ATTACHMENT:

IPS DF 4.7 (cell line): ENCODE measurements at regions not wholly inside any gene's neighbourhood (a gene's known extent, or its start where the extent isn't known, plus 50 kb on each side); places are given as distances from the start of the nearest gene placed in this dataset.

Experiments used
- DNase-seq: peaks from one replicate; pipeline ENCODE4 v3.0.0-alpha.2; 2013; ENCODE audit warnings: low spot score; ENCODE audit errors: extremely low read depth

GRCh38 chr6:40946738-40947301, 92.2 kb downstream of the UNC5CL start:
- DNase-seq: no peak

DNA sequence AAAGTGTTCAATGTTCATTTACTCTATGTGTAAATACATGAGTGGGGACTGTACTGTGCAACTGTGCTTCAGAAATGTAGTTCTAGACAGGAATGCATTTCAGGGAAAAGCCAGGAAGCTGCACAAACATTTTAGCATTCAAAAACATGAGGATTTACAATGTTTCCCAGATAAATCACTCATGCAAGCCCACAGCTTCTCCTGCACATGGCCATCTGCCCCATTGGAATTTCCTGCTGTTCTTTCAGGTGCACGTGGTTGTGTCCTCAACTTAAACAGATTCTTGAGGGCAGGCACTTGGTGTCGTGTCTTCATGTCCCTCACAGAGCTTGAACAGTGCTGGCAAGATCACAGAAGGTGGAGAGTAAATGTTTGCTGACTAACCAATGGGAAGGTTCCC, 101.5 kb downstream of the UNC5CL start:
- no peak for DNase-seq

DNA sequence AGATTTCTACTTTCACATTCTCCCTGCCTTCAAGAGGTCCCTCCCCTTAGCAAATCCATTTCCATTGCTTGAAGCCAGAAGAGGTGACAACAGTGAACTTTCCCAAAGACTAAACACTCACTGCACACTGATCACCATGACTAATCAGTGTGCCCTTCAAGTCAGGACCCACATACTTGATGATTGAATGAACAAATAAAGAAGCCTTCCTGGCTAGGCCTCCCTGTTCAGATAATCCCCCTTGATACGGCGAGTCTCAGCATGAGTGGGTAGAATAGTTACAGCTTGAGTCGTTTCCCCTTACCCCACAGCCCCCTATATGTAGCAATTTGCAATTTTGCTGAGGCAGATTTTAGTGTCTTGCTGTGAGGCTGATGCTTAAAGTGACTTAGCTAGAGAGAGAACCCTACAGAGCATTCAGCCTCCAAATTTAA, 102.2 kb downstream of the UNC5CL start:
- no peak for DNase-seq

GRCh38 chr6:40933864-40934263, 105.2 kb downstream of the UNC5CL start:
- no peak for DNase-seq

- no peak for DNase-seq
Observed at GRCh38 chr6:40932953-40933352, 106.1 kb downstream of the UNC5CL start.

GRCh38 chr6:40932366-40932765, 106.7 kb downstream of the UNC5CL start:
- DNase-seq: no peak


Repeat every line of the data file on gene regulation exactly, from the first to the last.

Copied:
IPS DF 4.7 (cell line): ENCODE measurements at regions not wholly inside any gene's neighbourhood (a gene's known extent, or its start where the extent isn't known, plus 50 kb on each side); places are given as distances from the start of the nearest gene placed in this dataset.

Experiments used
- DNase-seq: peaks from one replicate; pipeline ENCODE4 v3.0.0-alpha.2; 2013; ENCODE audit warnings: low spot score; ENCODE audit errors: extremely low read depth

GRCh38 chr6:40946738-40947301, 92.2 kb downstream of the UNC5CL start:
- DNase-seq: no peak

DNA sequence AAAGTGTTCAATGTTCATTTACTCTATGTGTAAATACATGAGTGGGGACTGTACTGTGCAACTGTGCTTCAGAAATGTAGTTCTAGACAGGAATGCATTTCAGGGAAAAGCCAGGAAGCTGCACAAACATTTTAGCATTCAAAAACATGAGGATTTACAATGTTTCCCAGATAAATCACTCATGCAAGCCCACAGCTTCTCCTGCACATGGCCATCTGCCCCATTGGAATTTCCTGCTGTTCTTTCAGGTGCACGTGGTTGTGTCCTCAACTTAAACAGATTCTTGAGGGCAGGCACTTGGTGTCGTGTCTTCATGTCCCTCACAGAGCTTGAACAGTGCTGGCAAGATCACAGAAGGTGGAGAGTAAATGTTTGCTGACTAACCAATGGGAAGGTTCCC, 101.5 kb downstream of the UNC5CL start:
- no peak for DNase-seq

DNA sequence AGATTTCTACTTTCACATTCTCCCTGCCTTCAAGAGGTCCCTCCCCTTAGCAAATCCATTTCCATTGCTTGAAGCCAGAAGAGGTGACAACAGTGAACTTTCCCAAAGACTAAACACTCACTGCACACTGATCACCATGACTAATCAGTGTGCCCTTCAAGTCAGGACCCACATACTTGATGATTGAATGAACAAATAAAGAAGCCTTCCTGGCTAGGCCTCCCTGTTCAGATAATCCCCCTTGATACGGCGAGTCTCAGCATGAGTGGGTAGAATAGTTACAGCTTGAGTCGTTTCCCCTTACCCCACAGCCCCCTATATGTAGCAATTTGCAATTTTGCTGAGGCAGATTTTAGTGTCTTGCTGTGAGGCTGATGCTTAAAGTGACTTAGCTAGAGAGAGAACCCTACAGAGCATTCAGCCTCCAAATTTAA, 102.2 kb downstream of the UNC5CL start:
- no peak for DNase-seq

GRCh38 chr6:40933864-40934263, 105.2 kb downstream of the UNC5CL start:
- no peak for DNase-seq

- no peak for DNase-seq
Observed at GRCh38 chr6:40932953-40933352, 106.1 kb downstream of the UNC5CL start.

GRCh38 chr6:40932366-40932765, 106.7 kb downstream of the UNC5CL start:
- DNase-seq: no peak